Hotel room taxes in San Francisco jumped two percent in July to 14 percent. The new monies will repay a lease revenue bond issued by the city to build a 300,000-square-foot addition to the Moscone Convention Center Complex, bringing it to a total of 900,000 square feet of usable space. The city expects to have the addition finished by 2000.

Something New In late July, Anaheim, CA and the Walt Disney Company unveiled major developments for the Anaheim Resort Area: a new $1.4 billion Disney resort and entertainment complex (called Disney's California Adventure) and a $150 million expansion of the Anaheim Convention Center as part of a $550 million area revitalization. Work is expected to begin early next year, pending final city approval. The center expansion should be complete by 1999, the first phase of the Disney project by 2001.

Denver International Airport's first luxury property plans to break ground early next year and is slated to open in late 1998. The 400-room Scanticon Colorado Hotel, Conference Center and Golf Club will be within a five-minute drive of the airport at the Colorado International Center.

The Grand Palazzo Hotel on St. Thomas, USVI will reopen mid-December as a Ritz-Carlton property. The beachfront, 15-acre Ritz-Carlton, St. Thomas will have 148 guest rooms and four one-bedroom suites, all with balconies. Two 1,000-square-foot meeting rooms will be supplemented by five outdoor event areas. The property also will offer four tennis courts and the Lady Lynsey, a private, 53-foot sailing catamaran.

International Scene Presidente Inter-Continental Hotels, Mexico has acquired the 414-room Hyatt Regency Guadalajara. Now called the Presidente Inter-Continental Guadalajara, it's the second commercial property for the chain.

At the end of June, Shangri-La Hotels & Resorts celebrated the soft opening of its beachfront Rasa Ria Resort in Borneo. The 331-room property is set at the edge of a tropical jungle yet offers guests the privilege of an 18-hole championship golf course and an 8,000-square-foot ballroom.

The 600-room Southampton Princess is working with Dolphin Quest, the marine mammal organization that runs the dolphin encounter program at the Hilton Waikoloa Village in Hawaii, to open a similar program at the Bermuda resort by this fall. Princess has built a three-acre habitat for six bottlenose dolphins.

Renovation Time Formerly called the DFW Hilton, the renamed DFW Lakes Hilton is in the midst of an $8.5 million renovation,

slated for completion in late fall. The property has been managed by Dolce International since August 1995.

In Charleston, SC, the historic Francis Marion Hotel has reopened following an extensive restoration. A year and $12 million after the project began, the ornate, turn-of-the-century hotel has taken its place on the National Register of Historic Places. The Francis Marion connects to the College of Charleston Conference Center.

The Huntington Hotel, on San Francisco's Nob Hill, broke with its tradition of individually decorating each guest room recently when it redecorated 33 of its 140 guest rooms. Three design schemes are used for the upgraded rooms.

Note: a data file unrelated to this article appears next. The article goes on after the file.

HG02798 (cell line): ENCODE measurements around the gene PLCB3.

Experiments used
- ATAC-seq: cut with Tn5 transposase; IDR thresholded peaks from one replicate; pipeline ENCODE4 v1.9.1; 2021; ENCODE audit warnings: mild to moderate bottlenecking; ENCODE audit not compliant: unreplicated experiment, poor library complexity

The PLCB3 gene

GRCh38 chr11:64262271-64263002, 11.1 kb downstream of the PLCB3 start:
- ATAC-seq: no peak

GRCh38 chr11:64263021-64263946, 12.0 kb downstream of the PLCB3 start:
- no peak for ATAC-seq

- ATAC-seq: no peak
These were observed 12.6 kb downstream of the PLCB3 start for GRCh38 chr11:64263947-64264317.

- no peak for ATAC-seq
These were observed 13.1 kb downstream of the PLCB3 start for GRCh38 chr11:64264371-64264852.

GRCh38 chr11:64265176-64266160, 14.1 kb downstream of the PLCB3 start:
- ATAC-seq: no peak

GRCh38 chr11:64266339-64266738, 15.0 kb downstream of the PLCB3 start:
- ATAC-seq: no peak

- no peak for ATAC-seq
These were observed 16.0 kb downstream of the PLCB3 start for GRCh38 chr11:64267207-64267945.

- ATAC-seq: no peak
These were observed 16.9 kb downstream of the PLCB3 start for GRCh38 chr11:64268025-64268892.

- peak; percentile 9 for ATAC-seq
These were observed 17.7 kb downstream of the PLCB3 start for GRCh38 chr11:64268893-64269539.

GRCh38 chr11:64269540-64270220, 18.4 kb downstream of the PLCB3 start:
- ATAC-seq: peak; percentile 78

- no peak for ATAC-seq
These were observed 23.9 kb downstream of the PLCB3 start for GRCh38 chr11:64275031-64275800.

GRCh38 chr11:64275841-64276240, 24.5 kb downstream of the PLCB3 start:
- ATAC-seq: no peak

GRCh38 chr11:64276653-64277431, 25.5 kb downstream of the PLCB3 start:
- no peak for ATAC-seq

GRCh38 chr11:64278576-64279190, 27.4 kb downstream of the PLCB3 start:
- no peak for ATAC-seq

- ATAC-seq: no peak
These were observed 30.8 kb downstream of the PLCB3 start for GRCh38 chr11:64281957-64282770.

The 250-room Peachtree Executive Conference Center and Resort in Peachtree City, GA plans $1 million in renovations through the end of the year.

By rights, the "dorf" (German for "ville") should have been dropped from Dusseldorf's name long ago. But the city's 567,000 residents do their best to maintain the small-town, friendly feeling. To get that small-town feel at full strength, a visitor must take a stroll through the Altstadt, or old city, on a weekend evening. An American visitor simply cannot believe that there is no special concert or show that draws the throngs of young, old, and middle-aged that crowd the waterfront. There's nothing for it but to hoist a Schlosser Alt (or any of the city's many other delicious local brews) and get into the spirit of things.

It's a lot more than beer and schnitzel, however. Dusseldorf's experience in the trade show business dates from 1811, when Napoleon held one here. And imagine how the great man would have marveled at the Dusseldorf Trade Fair, with its 15 exhibit halls and approximately 1.65 million square feet of usable exhibit space, along with its attached convention center, the Congress Center Dusseldorf (CCD), which was completely rebuilt and reopened last year. The CCD's approximately 22,000-square-foot main hall is packed with high-tech features ranging from height-adjustable floor sections that can be turned into podiums or stages to a pair of Barcodata 8100 long-throw video projectors that put up large, clear images from 200 feet away.

In addition to its technological prowess, the CCD has other advantages: There are 50,000 hotel beds (not rooms) within 30 miles; it is the only large hall in Germany that operates with nonunion labor; and, last but not least, it is in one of the most densely populated areas of Europe, with 12 million people living within one hour's driving distance.

Not far from the Trade Fair and CCD is the Swissotel Dusseldorf/Neuss, a 246-room property with an amazing 30,000 square feet of meeting space divided into 15 rooms, including a 14,000-square-foot plenary hall that seats 1,000 persons theater-style. The hall's stage will support an automobile, and the room has been used for a mini-circus, complete with elephants.

In the city are many business hotels with meeting and exhibition space, most notably the 309-room Radisson/SAS, with 17 meeting rooms, seven of which can be combined into a single 6,650-square-foot exhibit hall. The Radisson is conveniently located about midway between the Trade Fair and Dusseldorf's city center. Nearby is the 372-room Dusseldorf Hilton, with 18 meeting rooms, seven private dining rooms, and the Rheinland-Saal, a ballroom/conference hall that opens up to approximately 9,800 square feet.

David Erickson